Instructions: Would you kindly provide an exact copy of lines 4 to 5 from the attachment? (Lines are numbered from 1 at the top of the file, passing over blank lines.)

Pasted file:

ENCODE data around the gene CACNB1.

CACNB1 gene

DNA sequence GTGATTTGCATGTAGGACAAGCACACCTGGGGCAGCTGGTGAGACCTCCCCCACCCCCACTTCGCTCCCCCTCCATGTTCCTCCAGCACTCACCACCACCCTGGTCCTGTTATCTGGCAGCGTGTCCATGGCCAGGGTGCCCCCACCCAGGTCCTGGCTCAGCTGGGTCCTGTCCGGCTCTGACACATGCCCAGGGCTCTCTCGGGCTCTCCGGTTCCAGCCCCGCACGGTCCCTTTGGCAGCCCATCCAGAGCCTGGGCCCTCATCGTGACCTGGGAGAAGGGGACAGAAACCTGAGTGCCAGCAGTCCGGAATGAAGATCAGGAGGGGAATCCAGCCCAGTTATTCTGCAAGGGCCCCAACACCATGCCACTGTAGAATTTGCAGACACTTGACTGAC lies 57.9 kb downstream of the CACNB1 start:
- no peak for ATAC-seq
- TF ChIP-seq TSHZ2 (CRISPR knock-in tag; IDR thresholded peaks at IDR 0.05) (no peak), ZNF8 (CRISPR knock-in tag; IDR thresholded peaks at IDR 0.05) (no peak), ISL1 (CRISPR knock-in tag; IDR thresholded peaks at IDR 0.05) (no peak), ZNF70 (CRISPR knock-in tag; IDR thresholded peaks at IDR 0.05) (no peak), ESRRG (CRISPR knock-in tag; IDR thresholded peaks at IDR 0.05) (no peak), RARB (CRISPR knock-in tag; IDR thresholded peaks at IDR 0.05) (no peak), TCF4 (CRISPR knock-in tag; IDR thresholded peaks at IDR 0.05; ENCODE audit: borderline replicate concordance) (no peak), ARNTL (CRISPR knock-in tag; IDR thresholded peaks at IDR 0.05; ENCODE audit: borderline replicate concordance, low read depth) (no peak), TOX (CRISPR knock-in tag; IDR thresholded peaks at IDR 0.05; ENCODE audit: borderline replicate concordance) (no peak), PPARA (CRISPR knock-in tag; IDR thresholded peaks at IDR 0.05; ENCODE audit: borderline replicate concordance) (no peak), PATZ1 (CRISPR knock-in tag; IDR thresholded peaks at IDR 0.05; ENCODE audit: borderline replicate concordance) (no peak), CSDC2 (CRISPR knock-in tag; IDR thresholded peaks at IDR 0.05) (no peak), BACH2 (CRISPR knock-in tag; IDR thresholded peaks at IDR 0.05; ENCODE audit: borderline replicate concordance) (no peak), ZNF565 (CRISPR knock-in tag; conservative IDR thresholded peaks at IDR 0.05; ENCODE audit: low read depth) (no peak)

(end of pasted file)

- no peak for ATAC-seq
- TF ChIP-seq TSHZ2 (CRISPR knock-in tag; IDR thresholded peaks at IDR 0.05) (no peak), ZNF8 (CRISPR knock-in tag; IDR thresholded peaks at IDR 0.05) (no peak), ISL1 (CRISPR knock-in tag; IDR thresholded peaks at IDR 0.05) (no peak), ZNF70 (CRISPR knock-in tag; IDR thresholded peaks at IDR 0.05) (no peak), ESRRG (CRISPR knock-in tag; IDR thresholded peaks at IDR 0.05) (no peak), RARB (CRISPR knock-in tag; IDR thresholded peaks at IDR 0.05) (no peak), TCF4 (CRISPR knock-in tag; IDR thresholded peaks at IDR 0.05; ENCODE audit: borderline replicate concordance) (no peak), ARNTL (CRISPR knock-in tag; IDR thresholded peaks at IDR 0.05; ENCODE audit: borderline replicate concordance, low read depth) (no peak), TOX (CRISPR knock-in tag; IDR thresholded peaks at IDR 0.05; ENCODE audit: borderline replicate concordance) (no peak), PPARA (CRISPR knock-in tag; IDR thresholded peaks at IDR 0.05; ENCODE audit: borderline replicate concordance) (no peak), PATZ1 (CRISPR knock-in tag; IDR thresholded peaks at IDR 0.05; ENCODE audit: borderline replicate concordance) (no peak), CSDC2 (CRISPR knock-in tag; IDR thresholded peaks at IDR 0.05) (no peak), BACH2 (CRISPR knock-in tag; IDR thresholded peaks at IDR 0.05; ENCODE audit: borderline replicate concordance) (no peak), ZNF565 (CRISPR knock-in tag; conservative IDR thresholded peaks at IDR 0.05; ENCODE audit: low read depth) (no peak)